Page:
June 25, 2010 / 11:16 AM / 9 years ago

Swiss man to be caned and jailed for Singapore graffiti

SINGAPORE (Reuters) - A Singapore court ordered a Swiss man caned and jailed for five months on Friday for spray-painting graffiti on suburban train carriages, reinforcing the city-state’s low tolerance for even minor crimes.

Swiss national Oliver Fricker (L) arrives at the Subordinate Courts with his lawyer Derek Kang in Singapore June 25, 2010. Fricker appeared to face charges of trespass and vandalism in relation to graffiti spray painted on a Mass Rapid Transit (MRT) train. If convicted, Fricker could be jailed for up to three years, fined up to S$2000 and receive three to eight strokes of the cane. Trespass carries an additional sentence of up to two years in jail and the possibility of a fine of up to S$1000. REUTERS/Vivek Prakash

Oliver Fricker, 32, was sentenced to the minimum three strokes from a rattan cane and five months in prison after he pleaded guilty to breaking into a Singapore train depot last month and spray-painting graphics and the words “McKoy Banos” across two carriages.

He was accompanied at the time by with a man identified as Lloyd Dane Alexander, a Briton, who was in Singapore for just three days, according to the prosecution.

Singapore has sought the extradition of Alexander, who it said was last believed to be in Hong Kong.

McKoy Banos are the signatures of a duo who enjoy celebrity status in the shadowy world of graffiti artists. It was not immediately known if Fricker, an IT consultant who has been working in Singapore since 2008, and Alexander were indeed the duo or imitators.

“This was calculated criminal conduct, he was fully conscious of the criminal nature of the act and must be prepared to face the consequences,” said Judge See Kee Oon.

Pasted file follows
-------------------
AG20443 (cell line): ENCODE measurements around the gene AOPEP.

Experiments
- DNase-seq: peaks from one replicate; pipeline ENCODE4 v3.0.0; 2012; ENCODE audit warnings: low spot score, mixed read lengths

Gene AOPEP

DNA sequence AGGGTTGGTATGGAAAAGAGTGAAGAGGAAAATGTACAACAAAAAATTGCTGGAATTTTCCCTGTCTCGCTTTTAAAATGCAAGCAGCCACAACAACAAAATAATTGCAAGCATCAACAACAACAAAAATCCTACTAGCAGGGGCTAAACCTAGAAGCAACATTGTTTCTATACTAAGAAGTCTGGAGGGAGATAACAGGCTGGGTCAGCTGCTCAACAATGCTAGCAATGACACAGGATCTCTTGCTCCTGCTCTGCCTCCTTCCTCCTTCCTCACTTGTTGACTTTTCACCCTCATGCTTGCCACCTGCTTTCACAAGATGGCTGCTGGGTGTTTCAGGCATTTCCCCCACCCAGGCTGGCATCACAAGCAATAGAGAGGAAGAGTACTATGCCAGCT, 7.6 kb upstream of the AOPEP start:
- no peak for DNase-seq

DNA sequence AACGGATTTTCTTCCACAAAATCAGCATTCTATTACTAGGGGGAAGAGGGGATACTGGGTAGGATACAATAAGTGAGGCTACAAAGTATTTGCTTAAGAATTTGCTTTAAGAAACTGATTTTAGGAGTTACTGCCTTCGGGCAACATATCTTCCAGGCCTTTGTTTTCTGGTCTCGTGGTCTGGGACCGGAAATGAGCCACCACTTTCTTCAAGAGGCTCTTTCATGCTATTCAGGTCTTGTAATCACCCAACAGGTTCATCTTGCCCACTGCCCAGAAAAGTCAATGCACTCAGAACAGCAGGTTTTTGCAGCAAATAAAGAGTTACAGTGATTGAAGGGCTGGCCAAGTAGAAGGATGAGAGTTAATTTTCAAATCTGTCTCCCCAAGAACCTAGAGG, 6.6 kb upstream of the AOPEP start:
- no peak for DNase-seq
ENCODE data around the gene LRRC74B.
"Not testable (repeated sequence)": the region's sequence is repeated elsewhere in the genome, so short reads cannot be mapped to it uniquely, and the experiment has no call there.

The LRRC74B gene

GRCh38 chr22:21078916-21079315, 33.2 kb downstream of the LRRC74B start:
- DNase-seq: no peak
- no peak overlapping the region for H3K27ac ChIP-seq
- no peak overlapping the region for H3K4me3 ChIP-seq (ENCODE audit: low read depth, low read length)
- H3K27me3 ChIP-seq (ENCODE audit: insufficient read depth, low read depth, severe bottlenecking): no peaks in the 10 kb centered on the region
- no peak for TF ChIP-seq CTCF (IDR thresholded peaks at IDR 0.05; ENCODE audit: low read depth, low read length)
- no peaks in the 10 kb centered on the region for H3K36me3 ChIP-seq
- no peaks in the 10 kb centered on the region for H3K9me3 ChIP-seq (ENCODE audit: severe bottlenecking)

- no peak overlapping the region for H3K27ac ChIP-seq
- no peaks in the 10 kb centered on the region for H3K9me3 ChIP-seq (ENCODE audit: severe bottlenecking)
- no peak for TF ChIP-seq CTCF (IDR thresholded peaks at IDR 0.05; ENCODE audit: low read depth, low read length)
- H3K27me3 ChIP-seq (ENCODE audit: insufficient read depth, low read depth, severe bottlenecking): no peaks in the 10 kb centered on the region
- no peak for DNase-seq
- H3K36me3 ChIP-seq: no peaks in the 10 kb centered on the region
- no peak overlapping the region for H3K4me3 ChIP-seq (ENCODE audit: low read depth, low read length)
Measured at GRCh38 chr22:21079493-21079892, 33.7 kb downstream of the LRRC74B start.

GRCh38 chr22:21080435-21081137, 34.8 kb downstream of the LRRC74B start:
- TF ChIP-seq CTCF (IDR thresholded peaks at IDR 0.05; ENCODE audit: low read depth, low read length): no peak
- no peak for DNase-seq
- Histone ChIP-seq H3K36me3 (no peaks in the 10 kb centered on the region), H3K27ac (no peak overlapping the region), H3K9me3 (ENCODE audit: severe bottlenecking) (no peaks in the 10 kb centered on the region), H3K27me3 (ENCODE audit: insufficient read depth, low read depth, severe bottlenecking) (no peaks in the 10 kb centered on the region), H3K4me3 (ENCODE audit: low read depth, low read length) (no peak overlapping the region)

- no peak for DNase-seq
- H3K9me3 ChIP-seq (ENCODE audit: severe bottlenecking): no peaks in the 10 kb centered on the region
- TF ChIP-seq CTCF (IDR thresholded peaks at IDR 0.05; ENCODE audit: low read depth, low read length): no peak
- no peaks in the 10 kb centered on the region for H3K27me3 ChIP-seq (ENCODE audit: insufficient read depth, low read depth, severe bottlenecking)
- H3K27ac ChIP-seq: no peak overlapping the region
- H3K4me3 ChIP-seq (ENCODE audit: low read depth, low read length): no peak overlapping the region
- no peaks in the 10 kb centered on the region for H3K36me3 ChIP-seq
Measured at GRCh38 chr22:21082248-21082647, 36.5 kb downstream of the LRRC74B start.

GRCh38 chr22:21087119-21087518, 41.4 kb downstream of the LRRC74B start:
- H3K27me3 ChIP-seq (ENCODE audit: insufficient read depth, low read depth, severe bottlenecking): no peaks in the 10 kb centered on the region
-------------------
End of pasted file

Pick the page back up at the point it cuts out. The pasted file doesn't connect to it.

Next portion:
Fricker, who was unaccompanied by any family or friends, listened to the verdict without emotion and was taken away to serve his term. His lawyer Derek Kang said he would appeal.

Singapore does not publicize the dates when convicts are caned.

Singapore outlaws chewing gum and has strict fines for littering and a mandatory death sentence for drug peddling. The crime rate on the sparklingly clean island nation of 5 million people is among the lowest in the world.

Singapore’s vandalism laws became global news in 1994 when American teenager Michael Fay was caned for damaging cars and public property, despite appeals for clemency from the United States government, including then President Bill Clinton.

It was not immediately known how Fricker was identified, but the court was told it cost SMRT S$11,000 ($7,900) to clean up the two affected carriages.

Some commentators in Singapore have expressed concern over how easily Fricker and Alexander broke into the tightly guarded train depot near Changi Airport and left a hole in the fence that went unnoticed for days.

Writing by Raju Gopalakrishnan; Editing by Nick Macfie

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